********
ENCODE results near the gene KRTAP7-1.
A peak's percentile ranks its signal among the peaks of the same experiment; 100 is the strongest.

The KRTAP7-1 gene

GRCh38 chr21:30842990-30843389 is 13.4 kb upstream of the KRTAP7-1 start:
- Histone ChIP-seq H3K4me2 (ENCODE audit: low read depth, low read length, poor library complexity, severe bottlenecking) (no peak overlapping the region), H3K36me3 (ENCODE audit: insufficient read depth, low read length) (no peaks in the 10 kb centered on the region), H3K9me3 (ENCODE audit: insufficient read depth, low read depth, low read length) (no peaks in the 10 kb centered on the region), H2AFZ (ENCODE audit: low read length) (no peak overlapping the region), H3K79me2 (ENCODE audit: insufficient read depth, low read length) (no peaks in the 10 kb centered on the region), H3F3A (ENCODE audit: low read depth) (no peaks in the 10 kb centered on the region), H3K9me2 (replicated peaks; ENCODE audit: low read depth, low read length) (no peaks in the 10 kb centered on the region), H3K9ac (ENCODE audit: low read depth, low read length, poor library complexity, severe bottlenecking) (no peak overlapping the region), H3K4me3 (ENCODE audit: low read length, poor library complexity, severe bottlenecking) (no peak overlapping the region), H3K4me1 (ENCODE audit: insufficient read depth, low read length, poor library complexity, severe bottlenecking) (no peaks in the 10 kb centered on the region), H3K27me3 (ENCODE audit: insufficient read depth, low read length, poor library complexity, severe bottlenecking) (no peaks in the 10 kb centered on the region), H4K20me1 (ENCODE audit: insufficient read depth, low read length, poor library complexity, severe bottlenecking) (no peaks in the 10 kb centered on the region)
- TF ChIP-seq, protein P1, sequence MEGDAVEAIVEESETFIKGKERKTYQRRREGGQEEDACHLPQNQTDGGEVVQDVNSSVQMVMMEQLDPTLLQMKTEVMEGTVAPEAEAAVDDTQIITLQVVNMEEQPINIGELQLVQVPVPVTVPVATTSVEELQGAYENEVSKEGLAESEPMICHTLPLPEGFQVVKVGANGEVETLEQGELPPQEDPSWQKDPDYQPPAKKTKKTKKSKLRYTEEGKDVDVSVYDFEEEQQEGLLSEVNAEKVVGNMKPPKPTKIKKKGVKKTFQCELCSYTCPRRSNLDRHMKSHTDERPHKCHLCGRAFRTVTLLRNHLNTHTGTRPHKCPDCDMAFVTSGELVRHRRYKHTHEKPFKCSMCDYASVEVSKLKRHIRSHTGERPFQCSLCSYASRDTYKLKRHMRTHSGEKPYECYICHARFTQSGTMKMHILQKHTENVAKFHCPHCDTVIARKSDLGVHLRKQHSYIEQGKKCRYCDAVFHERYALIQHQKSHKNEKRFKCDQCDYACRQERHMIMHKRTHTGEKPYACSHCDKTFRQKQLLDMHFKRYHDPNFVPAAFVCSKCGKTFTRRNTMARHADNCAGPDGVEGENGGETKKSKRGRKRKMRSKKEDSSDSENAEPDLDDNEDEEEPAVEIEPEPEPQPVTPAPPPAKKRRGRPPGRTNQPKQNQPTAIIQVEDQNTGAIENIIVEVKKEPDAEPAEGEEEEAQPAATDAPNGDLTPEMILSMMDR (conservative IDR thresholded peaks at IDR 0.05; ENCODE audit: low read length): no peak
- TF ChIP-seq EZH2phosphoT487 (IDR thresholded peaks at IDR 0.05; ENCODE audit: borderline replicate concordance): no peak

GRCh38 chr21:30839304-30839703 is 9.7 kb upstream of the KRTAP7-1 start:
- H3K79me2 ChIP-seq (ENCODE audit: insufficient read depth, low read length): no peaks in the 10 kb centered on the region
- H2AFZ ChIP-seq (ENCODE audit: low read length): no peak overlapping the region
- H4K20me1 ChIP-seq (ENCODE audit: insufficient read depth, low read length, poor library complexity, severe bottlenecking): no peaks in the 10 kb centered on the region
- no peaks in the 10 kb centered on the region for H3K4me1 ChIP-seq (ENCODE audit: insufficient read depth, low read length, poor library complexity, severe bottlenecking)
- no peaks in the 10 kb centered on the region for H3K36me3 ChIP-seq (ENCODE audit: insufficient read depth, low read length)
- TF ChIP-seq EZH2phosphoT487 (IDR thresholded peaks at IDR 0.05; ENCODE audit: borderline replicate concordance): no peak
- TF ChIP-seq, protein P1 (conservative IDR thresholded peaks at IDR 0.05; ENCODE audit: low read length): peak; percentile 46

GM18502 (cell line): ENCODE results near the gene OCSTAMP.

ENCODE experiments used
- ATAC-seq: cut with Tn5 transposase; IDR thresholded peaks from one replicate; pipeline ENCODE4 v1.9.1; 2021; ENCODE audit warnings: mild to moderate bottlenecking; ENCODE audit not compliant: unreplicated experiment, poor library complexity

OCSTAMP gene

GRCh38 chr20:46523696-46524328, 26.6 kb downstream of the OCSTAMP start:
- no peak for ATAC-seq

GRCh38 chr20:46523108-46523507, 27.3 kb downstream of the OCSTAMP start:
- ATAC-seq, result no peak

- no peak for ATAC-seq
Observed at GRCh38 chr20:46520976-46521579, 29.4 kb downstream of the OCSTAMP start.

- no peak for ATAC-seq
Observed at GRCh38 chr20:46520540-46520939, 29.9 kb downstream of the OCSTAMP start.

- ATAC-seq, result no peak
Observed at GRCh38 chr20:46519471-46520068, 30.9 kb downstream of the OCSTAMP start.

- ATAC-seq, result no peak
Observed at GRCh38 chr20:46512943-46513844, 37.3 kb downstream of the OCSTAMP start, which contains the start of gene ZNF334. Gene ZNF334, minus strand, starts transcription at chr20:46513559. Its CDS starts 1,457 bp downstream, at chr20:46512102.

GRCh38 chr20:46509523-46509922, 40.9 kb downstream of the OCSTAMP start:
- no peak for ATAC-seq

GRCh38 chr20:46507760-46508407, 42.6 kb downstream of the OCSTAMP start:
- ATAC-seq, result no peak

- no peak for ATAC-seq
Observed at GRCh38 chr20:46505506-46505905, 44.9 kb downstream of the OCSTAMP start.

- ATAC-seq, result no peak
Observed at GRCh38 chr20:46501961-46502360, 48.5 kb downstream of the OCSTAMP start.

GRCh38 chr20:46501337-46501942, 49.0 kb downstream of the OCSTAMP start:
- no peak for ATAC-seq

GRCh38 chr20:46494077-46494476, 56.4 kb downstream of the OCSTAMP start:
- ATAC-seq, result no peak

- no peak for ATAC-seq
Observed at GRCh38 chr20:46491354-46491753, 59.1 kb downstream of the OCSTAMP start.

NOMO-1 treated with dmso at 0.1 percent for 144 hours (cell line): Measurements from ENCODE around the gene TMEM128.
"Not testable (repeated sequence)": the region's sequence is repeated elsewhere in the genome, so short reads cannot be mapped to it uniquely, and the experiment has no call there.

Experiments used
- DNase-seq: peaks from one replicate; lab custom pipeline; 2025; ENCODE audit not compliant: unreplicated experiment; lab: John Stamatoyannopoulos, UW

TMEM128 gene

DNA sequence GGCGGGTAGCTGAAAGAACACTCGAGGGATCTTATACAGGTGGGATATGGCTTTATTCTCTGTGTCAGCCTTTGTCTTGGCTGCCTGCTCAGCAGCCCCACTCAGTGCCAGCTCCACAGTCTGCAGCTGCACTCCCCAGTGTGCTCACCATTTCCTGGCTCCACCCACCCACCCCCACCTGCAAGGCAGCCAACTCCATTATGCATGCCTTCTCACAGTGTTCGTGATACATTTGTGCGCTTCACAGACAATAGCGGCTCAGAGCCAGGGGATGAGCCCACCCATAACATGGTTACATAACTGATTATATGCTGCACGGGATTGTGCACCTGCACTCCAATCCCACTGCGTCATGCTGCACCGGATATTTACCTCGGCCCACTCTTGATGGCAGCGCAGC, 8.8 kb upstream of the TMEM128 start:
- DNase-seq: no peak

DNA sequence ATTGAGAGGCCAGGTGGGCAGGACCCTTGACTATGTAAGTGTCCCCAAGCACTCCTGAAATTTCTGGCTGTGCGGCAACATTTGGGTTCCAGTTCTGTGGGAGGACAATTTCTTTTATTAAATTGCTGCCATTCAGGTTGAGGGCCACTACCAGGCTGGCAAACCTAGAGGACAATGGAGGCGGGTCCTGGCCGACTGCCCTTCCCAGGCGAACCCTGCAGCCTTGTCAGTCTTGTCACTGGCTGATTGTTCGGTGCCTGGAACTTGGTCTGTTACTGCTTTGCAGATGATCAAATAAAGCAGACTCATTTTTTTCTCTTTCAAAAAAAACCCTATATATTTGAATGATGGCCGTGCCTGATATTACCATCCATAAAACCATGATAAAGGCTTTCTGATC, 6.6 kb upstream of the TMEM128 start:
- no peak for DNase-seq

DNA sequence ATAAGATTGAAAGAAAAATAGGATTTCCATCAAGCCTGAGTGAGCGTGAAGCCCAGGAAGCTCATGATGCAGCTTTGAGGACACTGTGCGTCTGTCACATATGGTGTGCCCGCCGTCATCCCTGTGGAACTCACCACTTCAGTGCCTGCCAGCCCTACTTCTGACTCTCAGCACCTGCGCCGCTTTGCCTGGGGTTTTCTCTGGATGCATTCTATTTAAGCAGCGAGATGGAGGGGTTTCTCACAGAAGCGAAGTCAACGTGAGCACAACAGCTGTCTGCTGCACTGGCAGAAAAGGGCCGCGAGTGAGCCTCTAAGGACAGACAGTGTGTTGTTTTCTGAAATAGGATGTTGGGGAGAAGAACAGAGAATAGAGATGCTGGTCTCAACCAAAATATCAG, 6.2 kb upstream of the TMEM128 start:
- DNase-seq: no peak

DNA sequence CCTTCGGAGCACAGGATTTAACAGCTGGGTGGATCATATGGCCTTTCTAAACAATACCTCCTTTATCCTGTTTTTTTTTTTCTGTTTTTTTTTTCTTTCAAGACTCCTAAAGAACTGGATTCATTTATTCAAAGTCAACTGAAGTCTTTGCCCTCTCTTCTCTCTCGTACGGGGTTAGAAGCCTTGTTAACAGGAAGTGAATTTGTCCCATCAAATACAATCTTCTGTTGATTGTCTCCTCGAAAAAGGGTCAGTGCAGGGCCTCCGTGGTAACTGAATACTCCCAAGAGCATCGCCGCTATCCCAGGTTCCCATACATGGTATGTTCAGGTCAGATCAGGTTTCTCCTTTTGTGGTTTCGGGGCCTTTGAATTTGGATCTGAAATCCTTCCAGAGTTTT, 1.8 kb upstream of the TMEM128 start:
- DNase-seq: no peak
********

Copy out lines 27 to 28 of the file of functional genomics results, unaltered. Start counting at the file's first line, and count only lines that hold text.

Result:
Observed at GRCh38 chr20:46520540-46520939, 29.9 kb downstream of the OCSTAMP start.

- ATAC-seq, result no peak